Thursday, October 2, 2008


When I was a little kid, I was very protective of my stuff. I was meticulous about taking care of my room, and I used to worry about what would happen to my stuff after I died. I remember lying in bed one night wondering what would happen to my stuffed animals.

Later, when I was in college, I used to go to flea markets with friends, buying up all kinds of fun stuff from the 1950s and ‘60s (which in the late ‘80s could still be found in abundance). I’d take it home and clean it up, and then be left with the dilemma of storage and, ultimately, disposal. How could I ever locate a worthy recipient for my stuff -- someone who would appreciate it, know how old it was, who made it, how carefully I had restored it?

In the 1990s, I had a series of two-bedroom apartments, largely so I could have enough space for my stuff.

And yet, paradoxically, all this stuff used to nag at me. I had a constant urge to thin it out, to give things away or sell them. I felt trapped by it all. I used to think about moving or traveling for an extended period, and then I’d think, “But I can’t, because what would I do with all my stuff?”

As I’ve written before, the turning point was when I came back from Morocco, in 1994, and began unpacking boxes and boxes of stuff that I’d stored -- and wondered, “What IS all this?”

That’s when I finally began a decade-long purge of my mid-century flea market finds, selling them through local consignment shops or on eBay. I also eventually sold most of the stuff I brought back from Africa -- and I didn’t bring back much. When I moved to New York, I whittled things down to an extreme level, since I now live in one room.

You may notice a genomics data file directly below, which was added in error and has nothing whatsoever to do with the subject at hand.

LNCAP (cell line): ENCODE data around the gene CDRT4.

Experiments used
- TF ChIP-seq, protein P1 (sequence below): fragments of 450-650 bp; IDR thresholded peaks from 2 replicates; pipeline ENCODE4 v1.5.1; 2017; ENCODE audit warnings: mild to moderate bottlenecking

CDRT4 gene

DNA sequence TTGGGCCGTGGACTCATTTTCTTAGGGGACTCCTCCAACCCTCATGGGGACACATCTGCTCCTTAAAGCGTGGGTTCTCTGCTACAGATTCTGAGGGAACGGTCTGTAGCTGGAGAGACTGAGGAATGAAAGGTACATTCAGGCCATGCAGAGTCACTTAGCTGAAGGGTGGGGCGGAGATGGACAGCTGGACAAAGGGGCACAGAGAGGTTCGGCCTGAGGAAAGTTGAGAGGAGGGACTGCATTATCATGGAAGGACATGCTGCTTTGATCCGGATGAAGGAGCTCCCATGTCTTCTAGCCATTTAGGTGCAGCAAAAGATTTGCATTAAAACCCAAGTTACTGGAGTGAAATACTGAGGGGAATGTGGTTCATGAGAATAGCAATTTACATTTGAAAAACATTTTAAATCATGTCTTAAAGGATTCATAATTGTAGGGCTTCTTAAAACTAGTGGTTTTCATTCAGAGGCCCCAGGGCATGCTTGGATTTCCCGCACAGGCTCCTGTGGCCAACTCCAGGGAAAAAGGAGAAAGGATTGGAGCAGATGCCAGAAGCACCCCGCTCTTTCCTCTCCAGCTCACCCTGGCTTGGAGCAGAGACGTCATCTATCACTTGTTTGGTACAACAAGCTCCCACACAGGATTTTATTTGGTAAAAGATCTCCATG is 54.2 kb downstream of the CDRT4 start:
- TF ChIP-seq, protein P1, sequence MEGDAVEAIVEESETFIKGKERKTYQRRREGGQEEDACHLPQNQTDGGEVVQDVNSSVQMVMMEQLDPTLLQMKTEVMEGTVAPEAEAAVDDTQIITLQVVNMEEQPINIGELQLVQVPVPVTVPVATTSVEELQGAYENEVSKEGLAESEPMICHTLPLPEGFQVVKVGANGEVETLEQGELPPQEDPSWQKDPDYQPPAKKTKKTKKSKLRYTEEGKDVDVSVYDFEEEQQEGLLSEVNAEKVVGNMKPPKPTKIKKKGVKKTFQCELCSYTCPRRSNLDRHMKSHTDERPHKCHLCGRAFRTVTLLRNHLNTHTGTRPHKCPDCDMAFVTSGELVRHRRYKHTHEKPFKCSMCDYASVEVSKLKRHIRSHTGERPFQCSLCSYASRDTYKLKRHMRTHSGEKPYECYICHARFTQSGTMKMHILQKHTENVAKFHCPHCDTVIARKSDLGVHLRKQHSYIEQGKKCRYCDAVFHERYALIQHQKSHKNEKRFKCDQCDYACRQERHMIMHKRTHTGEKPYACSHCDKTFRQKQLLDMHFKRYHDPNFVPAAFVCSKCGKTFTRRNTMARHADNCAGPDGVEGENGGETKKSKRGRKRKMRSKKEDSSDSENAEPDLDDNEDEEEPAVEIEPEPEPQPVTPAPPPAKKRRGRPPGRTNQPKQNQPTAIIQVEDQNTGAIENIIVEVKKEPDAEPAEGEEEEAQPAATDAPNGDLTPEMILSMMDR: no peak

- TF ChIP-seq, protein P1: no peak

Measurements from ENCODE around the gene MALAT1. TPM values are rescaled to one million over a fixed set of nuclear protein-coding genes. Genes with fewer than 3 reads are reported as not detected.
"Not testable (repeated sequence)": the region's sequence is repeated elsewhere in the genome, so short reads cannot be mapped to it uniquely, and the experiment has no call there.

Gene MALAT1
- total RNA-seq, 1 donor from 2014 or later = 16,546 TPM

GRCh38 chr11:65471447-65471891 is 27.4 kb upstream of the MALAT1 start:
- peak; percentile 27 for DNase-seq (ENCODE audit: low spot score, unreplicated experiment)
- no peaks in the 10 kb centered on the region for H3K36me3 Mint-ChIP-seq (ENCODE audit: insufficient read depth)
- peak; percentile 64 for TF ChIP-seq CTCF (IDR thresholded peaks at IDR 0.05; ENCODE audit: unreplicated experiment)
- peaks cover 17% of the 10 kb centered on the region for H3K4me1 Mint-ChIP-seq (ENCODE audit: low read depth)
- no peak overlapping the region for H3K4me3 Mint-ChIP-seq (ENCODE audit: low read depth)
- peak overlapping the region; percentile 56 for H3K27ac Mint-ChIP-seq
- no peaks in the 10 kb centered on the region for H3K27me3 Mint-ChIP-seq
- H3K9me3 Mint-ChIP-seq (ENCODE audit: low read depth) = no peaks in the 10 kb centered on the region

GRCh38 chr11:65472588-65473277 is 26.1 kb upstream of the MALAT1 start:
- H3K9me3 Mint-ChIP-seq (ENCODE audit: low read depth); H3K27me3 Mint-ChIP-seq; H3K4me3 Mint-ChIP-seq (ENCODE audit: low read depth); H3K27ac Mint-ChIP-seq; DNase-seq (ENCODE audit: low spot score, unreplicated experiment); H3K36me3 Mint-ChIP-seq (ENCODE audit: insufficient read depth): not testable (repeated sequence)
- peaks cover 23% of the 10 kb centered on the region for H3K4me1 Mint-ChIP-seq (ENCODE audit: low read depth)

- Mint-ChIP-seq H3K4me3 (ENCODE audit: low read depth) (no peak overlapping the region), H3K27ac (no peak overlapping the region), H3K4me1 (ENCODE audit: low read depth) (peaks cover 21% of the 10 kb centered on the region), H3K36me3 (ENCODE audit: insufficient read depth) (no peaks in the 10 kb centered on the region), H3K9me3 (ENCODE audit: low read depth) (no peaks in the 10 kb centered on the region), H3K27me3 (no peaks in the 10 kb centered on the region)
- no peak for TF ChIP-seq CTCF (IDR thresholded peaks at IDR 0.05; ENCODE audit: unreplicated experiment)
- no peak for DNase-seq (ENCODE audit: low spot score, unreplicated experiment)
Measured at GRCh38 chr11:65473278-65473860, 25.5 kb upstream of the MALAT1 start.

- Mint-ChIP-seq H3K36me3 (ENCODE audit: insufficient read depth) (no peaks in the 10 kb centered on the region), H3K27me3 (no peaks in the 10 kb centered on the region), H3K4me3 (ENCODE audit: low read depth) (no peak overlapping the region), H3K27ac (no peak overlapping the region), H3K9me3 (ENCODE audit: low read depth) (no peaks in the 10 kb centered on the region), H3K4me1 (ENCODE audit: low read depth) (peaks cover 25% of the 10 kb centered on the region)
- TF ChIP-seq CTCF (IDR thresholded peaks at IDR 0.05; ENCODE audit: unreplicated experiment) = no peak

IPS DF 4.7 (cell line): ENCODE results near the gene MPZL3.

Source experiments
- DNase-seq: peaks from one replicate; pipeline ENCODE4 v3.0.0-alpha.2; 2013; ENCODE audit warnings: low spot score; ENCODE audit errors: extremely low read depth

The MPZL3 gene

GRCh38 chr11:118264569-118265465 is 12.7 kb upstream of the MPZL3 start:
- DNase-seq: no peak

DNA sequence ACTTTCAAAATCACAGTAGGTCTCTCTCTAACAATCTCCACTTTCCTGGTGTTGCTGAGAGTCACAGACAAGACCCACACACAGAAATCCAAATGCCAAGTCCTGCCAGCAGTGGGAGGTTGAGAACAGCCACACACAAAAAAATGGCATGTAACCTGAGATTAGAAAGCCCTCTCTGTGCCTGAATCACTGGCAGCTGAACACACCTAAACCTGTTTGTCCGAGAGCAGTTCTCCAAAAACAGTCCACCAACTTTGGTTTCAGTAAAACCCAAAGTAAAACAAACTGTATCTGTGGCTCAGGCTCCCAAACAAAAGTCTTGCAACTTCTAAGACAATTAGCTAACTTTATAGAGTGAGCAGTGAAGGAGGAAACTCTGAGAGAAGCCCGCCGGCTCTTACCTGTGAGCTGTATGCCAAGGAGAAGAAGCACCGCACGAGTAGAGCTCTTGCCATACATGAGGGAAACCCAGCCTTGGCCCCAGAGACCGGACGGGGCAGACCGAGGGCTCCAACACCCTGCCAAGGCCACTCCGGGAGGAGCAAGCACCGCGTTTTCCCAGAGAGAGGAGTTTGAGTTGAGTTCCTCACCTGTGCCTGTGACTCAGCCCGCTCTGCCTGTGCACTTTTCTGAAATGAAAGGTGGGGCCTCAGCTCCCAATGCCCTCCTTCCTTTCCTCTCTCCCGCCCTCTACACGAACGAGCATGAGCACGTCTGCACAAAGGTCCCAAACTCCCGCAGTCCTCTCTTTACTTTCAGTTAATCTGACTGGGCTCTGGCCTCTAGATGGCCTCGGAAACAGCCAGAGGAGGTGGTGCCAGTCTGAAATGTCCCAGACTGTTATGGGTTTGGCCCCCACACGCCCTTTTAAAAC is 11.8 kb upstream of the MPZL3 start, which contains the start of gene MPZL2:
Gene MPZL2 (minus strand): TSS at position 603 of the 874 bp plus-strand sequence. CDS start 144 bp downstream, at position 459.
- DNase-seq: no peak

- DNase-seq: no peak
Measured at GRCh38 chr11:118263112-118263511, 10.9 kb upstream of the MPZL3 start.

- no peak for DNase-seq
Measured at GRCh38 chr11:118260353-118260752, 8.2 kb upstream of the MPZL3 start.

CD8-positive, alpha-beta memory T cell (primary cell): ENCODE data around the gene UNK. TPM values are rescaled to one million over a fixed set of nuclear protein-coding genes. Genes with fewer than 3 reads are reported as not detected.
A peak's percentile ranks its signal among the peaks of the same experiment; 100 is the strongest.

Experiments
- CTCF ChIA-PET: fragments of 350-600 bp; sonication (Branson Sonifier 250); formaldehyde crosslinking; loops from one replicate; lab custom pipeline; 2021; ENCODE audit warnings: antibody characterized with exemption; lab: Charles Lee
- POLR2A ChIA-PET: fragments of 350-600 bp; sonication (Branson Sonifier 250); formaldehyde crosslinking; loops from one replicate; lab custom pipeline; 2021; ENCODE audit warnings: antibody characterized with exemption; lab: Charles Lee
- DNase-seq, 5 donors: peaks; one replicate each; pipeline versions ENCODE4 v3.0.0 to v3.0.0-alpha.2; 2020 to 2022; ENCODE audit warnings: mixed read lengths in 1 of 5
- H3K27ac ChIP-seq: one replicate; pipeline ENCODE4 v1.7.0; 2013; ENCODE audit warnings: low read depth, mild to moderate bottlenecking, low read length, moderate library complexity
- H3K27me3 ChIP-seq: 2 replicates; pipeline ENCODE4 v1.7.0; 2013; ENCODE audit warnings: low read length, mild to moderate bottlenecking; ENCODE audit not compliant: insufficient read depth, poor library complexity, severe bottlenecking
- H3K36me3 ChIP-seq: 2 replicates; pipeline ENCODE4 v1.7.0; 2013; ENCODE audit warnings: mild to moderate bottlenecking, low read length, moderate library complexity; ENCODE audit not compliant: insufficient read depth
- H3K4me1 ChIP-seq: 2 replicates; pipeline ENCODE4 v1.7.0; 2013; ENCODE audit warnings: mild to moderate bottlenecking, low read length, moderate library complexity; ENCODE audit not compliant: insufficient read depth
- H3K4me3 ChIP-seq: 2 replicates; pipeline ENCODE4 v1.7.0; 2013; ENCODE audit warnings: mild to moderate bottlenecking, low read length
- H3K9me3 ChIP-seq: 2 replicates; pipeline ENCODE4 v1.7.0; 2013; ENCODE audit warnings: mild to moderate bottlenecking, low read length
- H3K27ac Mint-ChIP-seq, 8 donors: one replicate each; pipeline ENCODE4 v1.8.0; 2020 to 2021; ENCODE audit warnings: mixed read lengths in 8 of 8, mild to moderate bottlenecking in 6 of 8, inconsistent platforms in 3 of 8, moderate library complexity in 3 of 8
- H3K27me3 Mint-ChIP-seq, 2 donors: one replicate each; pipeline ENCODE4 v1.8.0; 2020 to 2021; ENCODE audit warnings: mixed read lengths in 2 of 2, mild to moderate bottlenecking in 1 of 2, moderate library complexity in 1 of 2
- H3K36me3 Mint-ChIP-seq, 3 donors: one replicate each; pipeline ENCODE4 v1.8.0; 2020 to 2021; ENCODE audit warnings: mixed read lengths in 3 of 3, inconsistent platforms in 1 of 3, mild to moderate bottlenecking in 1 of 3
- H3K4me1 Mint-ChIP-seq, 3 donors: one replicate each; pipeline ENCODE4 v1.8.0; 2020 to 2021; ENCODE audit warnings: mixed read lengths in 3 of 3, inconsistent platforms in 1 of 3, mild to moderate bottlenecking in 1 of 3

So you see, I have a strangely fraught relationship with stuff. I think I feel an unusually heavy burden of responsibility about possessions -- an unhealthy burden, even. I have found that the best way for me to deal with stuff is just to not own it. Then I don’t have to think about it at all.

The downside, of course, is that I also don’t get to enjoy it. I still have that Urge to Purge, and I own very little. Where does it end? Is this a kind of anorexia of possessions? Isn’t a constant desire to purge just as problematic as a constant desire to purchase? Aren’t they just different forms of attachment?

(Photo: Greenpoint, Brooklyn, Sept. 2008)


  1. I do totally understand. I walk that line between wanting to own next to nothing, to loving "stuff" - and I think I strike a balance (probably leaning towards having some stuff - maybe a bit more than I would ultimately like) between the two.

  2. You know, I'm one of those people with a lot of stuff ... but I don't collect random things. Except for my books and my music, nearly everything I have connects me to a person or to a memory, and I think those are usually very good associations to retain.

  3. I understand completely. I have lost sleep over a missing doll shoe, which years later turned up trapped behind a drawer. I was crazy about keeping all the pieces to my children's toys, forever ordering a replacement block or whatever if something was lost.

    I need to be placed in a situation with much less storage space that would force me to jettison all the stuff I have accrued over a lifetime. Mentally I can say I agree with your philosophy of purging the unnecessary "stuff", but I'm still very attached to each and every piece of it. It does sound a little bit sick, yes?

  4. I think they are two sides of the same coin. With too much stuff, there's no way to enjoy it all, too little stuff means you don't have the right-sized pot in which to make soup or the right shoes for whatever you're up to.

    Humans have always struggled with stuff. It's part of who we are. What's the answer? Don't ask me!

    You know I want to write a book about how everything you ever needed to know can be learned through airplane jargon? Have I told you?

    In this case, that thing they say when you're waiting at the gate, about controlling your luggage? It's germaine to your thoughts today.

    Control your luggage, Steve! Or not!

    I love the way you think.

  5. "anorexia of possession" - That's an interesting thought.